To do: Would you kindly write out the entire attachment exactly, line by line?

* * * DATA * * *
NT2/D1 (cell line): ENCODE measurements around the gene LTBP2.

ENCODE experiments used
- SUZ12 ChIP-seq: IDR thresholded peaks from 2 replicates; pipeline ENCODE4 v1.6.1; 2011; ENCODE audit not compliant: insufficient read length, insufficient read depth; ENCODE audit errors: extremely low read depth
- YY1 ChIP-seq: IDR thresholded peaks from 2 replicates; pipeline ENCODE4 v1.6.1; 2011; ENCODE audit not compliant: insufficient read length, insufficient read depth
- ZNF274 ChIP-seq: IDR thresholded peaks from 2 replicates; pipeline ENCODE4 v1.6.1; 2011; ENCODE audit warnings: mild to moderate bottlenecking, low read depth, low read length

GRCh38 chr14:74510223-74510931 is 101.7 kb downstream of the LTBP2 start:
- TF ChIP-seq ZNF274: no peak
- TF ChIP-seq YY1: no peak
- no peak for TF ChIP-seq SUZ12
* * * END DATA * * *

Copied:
NT2/D1 (cell line): ENCODE measurements around the gene LTBP2.

ENCODE experiments used
- SUZ12 ChIP-seq: IDR thresholded peaks from 2 replicates; pipeline ENCODE4 v1.6.1; 2011; ENCODE audit not compliant: insufficient read length, insufficient read depth; ENCODE audit errors: extremely low read depth
- YY1 ChIP-seq: IDR thresholded peaks from 2 replicates; pipeline ENCODE4 v1.6.1; 2011; ENCODE audit not compliant: insufficient read length, insufficient read depth
- ZNF274 ChIP-seq: IDR thresholded peaks from 2 replicates; pipeline ENCODE4 v1.6.1; 2011; ENCODE audit warnings: mild to moderate bottlenecking, low read depth, low read length

GRCh38 chr14:74510223-74510931 is 101.7 kb downstream of the LTBP2 start:
- TF ChIP-seq ZNF274: no peak
- TF ChIP-seq YY1: no peak
- no peak for TF ChIP-seq SUZ12